Over the years I've had multiple conversations about this with Chinese coworkers and grad students. It's something they bring up from time to time. They are generally from big cities like Shanghai or Hong Kong, and they view Vancouver or Toronto as relatively quiet. For a lot of them, the peacefulness and access to nature were positive aspects of living here. The city lovers, I'm guessing, are probably not that interested in Canada in the first place.

Amusingly I even recall somebody telling me that the Toronto evangelists had gotten to him, and told him that if he wanted big city excitement he should go there, not Vancouver. He said he lived in Shanghai before and nowhere in Canada really felt like a big city to him, and that's not what he was after anyway.

Toronto is smaller than Chinese cities most people here have never even heard of. It would be somewhere around #40 in Asia, and I'm guessing that Asian cities of a similar size tend to be much busier and have a lot more streetlife. Toronto is suburban and spread out compared to typical Asian urban areas, and most Canadian cities are relatively poor when it comes to nightlife and, really, any kind of urban activities. How many Torontonians are up at the cottage or out camping somewhere this weekend? Aside from young people, how many Torontonians go out on the town regularly?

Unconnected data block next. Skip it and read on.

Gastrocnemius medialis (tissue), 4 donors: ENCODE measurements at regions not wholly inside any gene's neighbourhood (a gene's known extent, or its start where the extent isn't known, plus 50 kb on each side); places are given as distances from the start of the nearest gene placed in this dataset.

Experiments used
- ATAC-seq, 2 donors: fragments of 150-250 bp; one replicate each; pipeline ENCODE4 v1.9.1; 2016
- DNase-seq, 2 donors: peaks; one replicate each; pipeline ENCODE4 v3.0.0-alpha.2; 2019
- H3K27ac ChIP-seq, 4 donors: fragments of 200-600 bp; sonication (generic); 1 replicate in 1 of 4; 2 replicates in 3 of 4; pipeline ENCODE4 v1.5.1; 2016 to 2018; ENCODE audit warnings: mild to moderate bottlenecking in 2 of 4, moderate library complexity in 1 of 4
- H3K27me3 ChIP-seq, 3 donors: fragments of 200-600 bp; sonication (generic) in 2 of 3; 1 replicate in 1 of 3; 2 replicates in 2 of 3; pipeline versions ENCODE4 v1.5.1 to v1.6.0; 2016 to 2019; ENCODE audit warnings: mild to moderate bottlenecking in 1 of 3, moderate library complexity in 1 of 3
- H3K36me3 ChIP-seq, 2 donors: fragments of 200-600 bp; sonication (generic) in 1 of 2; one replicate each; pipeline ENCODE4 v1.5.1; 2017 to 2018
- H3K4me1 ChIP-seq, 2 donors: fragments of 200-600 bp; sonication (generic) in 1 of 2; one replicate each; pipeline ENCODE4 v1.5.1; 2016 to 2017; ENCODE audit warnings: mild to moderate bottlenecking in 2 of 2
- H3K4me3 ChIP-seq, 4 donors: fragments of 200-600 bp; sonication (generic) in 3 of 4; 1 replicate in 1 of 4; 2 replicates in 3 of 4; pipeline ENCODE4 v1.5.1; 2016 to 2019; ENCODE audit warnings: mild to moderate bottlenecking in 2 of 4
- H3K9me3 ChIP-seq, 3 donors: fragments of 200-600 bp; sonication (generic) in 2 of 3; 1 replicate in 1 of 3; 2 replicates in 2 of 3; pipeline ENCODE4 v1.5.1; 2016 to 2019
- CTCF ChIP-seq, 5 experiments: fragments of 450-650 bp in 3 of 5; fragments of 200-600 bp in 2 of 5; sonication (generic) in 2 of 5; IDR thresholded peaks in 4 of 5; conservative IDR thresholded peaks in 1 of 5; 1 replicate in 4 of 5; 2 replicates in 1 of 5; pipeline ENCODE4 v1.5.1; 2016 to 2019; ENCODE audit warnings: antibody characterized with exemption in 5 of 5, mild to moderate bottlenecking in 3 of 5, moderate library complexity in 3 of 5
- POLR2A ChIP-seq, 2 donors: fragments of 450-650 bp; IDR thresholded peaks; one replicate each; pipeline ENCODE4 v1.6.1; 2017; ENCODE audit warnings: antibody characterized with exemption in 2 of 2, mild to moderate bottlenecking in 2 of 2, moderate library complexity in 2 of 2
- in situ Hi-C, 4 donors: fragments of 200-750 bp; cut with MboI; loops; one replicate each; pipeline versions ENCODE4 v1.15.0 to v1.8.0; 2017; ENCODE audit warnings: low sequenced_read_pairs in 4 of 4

__________________
flickr
Reply With Quote
     
     
  #10773  
Old Posted Aug 13, 2017, 8:15 PM
rousseau's Avatar
rousseau rousseau is offline
Registered Drug User
 
Join Date: Feb 2006
Location: Southern Ontario
Posts: 4,266
Quote:
Originally Posted by christmas View Post
If anyone thinks Toronto is "boring" they probably aren't used to living a "city life". With all the international events that happen in Toronto, I don't think it falls behind Seoul (except transportation and technology maybe) culturally...
You have never been to a big Asian city.
Reply With Quote
     
     
  #10774  
Old Posted Aug 13, 2017, 8:47 PM
christmas christmas is offline
Registered User
 
Join Date: Oct 2015
Location: Vancouver
Posts: 364
Quote:
Originally Posted by rousseau View Post
You have never been to a big Asian city.
I've been to Okinawa and Tokyo.
Reply With Quote
     
     
  #10775  
Old Posted Aug 13, 2017, 9:50 PM
rousseau's Avatar
rousseau rousseau is offline
Registered Drug User
 
Join Date: Feb 2006
Location: Southern Ontario
Posts: 4,266
Quote:
Originally Posted by christmas View Post
I've been to Okinawa and Tokyo.
No one who's been to Tokyo for more than three minutes and who has even the most cursory knowledge of Seoul would claim that Toronto doesn't "fall behind" Seoul in terms of "big city life."

That's just ridiculous. Toronto is a prairie village compared to Seoul or any other number of middling to large cities in Asia. There's literally no comparison. This is a ten-minute walk from Spadina: https://www.google.ca/maps/@43.65660...7i13312!8i6656